Today’s team review is from Terry. She blogs here https://terrytylerbookreviews.blogspot.com/
Terry has been reading Matilda Windsor Is Coming Home by Anne Goodwin
I thoroughly enjoyed this novel, which is both entertaining and incredibly sad. It is set mostly in 1989/90, with flashbacks to the 1930s, and Matty Osborne, also known as Matilda Windsor, has been a resident in psychiatric hospitals for fifty years – since she was around twenty. The reason given at the time was ‘moral turpitude’ – in other words, becoming pregnant without being married. I remember seeing something on television once, a long time ago, about how, in the first half of this century, young girls who were committed to asylums for getting pregnant, and were never let out again. In this circumstance, Matty eventually lost her mind; her path to this state is not revealed until the end of the book.
She believes that she is in her own stately home – sometimes during the Great War, at other times during World War II – that the other residents are her guests, and the carers are her staff. The story weaves between three points of view: Matty, a young carer called Janice, and Matty’s younger half-brother Henry who doesn’t know where she is or why she left home. The staff of Tuke House have no idea whatsoever what goes on in Matty’s head, or probably within the head of any of the residents. Janice is likable and fun, and I enjoyed the portrayals of the people she worked with, most of them ghastly, grey jobsworths with limited imagination. She is very much a young woman of the Thatcher years with anti-Thatcher ideals; I felt such a sense of going back over 3 decades when I read about her.
I guessed early on what had led to Matty’s dreadful fate, but it’s not obvious, and I did change my mind a few times; either way, the fact that we don’t know ‘how, who and why’ adds to the page-turning quality of the book. When I got to the end of her 1930s story, I could have cried at how alone she was, how there was no-one, anywhere, who would listen to and believe her. It was so tragic, so shocking, made even more so because you know that this sort of thing happened to so many girls, never mind the stories of some of her friends in the unmarried mothers’ home.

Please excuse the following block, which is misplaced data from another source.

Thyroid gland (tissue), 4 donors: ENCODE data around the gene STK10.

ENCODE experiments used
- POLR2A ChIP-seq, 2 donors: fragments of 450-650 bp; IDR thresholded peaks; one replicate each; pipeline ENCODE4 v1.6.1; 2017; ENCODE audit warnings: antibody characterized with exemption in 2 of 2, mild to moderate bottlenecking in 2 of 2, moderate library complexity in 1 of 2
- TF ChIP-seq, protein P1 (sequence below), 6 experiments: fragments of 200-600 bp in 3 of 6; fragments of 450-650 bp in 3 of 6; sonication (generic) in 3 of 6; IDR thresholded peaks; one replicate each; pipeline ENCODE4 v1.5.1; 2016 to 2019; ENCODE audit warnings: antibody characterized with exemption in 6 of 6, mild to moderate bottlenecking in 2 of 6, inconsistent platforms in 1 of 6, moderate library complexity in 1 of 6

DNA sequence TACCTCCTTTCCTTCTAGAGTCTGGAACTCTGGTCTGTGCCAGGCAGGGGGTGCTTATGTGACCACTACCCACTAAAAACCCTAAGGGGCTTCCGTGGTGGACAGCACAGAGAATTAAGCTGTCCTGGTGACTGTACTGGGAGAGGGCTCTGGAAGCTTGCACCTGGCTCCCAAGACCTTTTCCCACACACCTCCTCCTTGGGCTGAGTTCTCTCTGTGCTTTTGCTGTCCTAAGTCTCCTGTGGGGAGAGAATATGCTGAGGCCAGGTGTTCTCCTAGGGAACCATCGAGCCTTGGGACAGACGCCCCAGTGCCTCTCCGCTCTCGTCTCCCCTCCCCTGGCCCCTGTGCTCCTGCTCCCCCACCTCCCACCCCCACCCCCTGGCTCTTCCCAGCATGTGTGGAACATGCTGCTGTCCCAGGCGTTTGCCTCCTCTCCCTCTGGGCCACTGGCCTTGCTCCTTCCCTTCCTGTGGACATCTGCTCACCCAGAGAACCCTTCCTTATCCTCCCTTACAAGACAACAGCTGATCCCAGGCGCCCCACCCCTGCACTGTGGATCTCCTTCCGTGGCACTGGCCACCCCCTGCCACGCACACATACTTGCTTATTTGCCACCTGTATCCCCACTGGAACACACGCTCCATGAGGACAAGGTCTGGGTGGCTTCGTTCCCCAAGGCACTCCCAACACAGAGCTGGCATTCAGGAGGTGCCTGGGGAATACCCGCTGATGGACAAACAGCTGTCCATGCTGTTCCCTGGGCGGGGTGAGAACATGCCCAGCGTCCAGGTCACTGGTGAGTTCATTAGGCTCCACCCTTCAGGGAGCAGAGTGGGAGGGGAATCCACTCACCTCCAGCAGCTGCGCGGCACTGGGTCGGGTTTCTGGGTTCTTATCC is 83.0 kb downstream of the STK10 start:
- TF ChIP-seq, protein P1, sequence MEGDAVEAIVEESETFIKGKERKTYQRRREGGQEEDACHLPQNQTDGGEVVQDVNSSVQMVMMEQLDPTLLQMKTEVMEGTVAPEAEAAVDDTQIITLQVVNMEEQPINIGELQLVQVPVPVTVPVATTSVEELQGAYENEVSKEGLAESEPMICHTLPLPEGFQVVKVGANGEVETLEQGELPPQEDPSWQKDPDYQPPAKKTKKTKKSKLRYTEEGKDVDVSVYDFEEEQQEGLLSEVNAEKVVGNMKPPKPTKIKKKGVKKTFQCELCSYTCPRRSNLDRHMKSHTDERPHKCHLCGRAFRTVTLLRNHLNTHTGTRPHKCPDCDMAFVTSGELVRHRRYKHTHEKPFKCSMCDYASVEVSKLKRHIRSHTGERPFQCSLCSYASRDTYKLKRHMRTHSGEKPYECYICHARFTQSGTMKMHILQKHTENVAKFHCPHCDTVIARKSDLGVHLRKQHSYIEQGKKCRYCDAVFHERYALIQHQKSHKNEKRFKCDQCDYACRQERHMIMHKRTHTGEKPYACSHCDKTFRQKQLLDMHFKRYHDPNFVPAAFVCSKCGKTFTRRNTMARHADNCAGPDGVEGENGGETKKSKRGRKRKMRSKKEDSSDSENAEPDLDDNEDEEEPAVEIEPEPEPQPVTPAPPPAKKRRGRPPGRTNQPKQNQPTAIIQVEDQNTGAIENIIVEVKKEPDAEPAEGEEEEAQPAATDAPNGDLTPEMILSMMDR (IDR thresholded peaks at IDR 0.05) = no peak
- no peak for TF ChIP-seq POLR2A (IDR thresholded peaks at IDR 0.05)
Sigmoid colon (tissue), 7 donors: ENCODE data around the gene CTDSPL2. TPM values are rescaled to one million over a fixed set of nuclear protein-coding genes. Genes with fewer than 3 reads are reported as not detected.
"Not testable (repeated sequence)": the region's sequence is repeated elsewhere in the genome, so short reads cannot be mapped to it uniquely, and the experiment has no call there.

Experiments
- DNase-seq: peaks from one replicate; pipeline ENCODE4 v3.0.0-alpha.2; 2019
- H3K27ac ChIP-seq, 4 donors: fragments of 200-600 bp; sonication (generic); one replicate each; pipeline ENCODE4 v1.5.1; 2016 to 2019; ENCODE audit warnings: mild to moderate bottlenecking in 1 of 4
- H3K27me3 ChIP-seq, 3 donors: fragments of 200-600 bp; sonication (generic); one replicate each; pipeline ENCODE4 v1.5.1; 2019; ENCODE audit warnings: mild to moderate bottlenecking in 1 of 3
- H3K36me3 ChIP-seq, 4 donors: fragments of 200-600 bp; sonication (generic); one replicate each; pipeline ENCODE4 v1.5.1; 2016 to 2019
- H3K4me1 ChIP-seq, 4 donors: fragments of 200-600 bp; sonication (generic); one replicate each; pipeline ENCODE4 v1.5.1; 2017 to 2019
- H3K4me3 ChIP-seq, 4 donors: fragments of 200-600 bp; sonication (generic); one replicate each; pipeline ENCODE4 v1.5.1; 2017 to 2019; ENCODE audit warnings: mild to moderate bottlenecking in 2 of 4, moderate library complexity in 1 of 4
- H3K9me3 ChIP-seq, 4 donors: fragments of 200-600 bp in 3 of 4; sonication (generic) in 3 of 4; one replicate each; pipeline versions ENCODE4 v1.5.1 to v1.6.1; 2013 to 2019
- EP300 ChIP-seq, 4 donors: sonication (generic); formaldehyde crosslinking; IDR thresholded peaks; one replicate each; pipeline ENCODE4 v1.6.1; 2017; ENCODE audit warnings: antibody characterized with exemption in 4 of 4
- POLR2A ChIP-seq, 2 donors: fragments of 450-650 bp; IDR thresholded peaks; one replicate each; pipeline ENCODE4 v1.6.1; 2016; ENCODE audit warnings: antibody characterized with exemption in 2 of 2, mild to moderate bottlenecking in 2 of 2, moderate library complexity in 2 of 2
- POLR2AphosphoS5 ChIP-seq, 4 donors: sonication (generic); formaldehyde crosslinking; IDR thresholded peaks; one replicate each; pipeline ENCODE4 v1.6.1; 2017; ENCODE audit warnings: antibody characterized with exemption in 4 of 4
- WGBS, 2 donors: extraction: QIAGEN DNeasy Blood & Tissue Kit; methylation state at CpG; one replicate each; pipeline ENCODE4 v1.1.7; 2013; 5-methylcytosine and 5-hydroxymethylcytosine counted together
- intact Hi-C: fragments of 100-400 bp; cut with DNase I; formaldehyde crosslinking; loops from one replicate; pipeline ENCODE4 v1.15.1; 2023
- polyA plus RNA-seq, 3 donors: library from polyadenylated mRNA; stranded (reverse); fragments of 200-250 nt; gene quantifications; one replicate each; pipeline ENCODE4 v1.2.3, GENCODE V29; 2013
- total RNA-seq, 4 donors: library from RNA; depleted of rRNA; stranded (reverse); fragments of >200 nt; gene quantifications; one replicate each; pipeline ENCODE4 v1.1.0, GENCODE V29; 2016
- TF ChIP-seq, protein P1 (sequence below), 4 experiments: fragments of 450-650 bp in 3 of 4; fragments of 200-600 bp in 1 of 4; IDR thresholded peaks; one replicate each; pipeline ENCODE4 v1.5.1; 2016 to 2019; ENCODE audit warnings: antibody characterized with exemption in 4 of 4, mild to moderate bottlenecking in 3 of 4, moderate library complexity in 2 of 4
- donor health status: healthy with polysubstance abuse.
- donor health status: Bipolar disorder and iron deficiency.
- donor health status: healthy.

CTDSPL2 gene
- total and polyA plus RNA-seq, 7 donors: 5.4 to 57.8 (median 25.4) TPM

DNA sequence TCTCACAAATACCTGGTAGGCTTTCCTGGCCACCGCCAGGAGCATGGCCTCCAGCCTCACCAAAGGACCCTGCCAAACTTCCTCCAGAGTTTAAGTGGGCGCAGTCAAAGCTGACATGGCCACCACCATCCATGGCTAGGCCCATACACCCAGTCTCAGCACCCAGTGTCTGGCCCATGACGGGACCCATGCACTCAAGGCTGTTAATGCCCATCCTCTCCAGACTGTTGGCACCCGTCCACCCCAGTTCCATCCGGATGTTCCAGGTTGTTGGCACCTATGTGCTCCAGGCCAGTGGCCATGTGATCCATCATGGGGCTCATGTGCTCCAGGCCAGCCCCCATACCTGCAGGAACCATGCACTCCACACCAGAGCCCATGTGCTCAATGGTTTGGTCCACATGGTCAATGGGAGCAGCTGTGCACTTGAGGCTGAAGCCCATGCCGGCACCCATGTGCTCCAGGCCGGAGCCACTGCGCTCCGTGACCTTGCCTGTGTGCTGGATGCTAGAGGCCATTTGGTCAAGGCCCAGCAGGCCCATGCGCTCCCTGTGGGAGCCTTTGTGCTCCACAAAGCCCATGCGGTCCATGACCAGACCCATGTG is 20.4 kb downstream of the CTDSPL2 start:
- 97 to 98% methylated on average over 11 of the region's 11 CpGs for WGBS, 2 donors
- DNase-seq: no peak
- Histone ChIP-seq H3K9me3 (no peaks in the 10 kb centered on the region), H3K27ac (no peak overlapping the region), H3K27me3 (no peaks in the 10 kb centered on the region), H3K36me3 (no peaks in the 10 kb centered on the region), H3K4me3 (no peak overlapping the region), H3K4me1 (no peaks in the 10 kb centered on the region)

Another element that adds to the suspense is Henry’s search for the long lost sister he hardly remembers, and all the near misses when he could have found her but didn’t. They’re frustrating; each time I though, oh, they’re going to find each other!
I found this book particularly interesting because I’ve worked at a psychiatric hospital in the past, and because I was reminded of my late mother, who had Alzheimer’s for eleven years and lived in a care home for the last seven or so years of her life. I visited her often; I remember her being under the impression that the place was a hotel, and the carers were waitresses.
Although this story has a certain amount of resolution, I gather there is to be a sequel. I admit to being a little disappointed as I expected to get to the end and have everything nicely wrapped up – but life isn’t like that, and the stories of Matty, Janice and Henry will continue. I look forward to reading the next book when it appears!
In the dying days of the old asylums, three paths intersect.
Henry was only a boy when he waved goodbye to his glamorous grown-up sister; approaching sixty, his life is still on hold as he awaits her return.
As a high-society hostess renowned for her recitals, Matty’s burden weighs heavily upon her, but she bears it with fortitude and grace.
Janice, a young social worker, wants to set the world to rights, but she needs to tackle challenges closer to home.
A brother and sister separated by decades of deceit. Will truth prevail over bigotry, or will the buried secret keep family apart?
In this, her third novel, Anne Goodwin has drawn on the language and landscapes of her native Cumbria and on the culture of long-stay psychiatric hospitals where she began her clinical psychology career.